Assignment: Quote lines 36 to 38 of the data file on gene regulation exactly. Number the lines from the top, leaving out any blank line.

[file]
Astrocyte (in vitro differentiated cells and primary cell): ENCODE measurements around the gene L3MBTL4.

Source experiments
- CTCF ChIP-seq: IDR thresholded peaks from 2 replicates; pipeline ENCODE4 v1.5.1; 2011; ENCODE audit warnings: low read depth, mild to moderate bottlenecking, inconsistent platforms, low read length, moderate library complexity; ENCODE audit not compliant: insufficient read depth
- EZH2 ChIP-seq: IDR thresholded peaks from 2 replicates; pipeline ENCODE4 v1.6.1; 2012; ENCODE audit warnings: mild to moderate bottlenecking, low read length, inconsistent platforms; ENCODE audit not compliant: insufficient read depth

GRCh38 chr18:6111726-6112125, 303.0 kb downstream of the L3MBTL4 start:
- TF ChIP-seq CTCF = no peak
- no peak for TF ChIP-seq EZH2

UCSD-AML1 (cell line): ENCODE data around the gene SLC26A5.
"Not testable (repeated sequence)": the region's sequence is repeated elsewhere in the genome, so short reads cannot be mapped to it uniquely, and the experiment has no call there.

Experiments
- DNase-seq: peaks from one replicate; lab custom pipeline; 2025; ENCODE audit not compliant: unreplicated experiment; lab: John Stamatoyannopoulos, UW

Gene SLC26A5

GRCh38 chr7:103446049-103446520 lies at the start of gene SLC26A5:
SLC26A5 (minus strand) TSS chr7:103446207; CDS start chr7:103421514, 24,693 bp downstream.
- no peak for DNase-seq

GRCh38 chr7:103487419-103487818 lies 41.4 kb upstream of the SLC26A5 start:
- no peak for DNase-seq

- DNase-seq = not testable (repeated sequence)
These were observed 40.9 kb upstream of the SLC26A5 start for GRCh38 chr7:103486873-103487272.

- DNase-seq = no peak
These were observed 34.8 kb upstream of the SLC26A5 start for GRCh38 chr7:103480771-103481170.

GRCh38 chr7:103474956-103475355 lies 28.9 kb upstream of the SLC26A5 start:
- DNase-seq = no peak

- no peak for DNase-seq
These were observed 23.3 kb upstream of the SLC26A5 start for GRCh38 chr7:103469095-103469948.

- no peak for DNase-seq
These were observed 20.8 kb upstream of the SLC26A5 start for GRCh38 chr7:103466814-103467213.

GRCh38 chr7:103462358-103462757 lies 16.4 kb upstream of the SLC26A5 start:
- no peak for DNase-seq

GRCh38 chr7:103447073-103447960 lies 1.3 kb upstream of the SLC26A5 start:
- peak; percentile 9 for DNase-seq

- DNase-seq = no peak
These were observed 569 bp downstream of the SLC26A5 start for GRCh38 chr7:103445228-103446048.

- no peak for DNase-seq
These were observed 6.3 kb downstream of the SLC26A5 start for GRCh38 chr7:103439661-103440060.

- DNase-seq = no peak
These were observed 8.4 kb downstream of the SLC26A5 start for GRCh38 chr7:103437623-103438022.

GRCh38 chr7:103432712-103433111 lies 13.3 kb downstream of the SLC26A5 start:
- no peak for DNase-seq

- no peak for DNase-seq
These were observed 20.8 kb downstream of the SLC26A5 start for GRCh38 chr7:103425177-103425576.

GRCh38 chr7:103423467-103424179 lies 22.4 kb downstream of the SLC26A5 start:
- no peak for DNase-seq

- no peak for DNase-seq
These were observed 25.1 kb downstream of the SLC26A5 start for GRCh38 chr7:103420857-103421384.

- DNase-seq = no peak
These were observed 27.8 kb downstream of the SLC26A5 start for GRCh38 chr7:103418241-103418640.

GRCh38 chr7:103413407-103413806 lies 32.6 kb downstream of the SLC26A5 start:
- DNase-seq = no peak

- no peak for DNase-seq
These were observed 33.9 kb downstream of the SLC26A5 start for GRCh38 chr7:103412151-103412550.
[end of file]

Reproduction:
- DNase-seq = no peak
These were observed 8.4 kb downstream of the SLC26A5 start for GRCh38 chr7:103437623-103438022.

GRCh38 chr7:103432712-103433111 lies 13.3 kb downstream of the SLC26A5 start: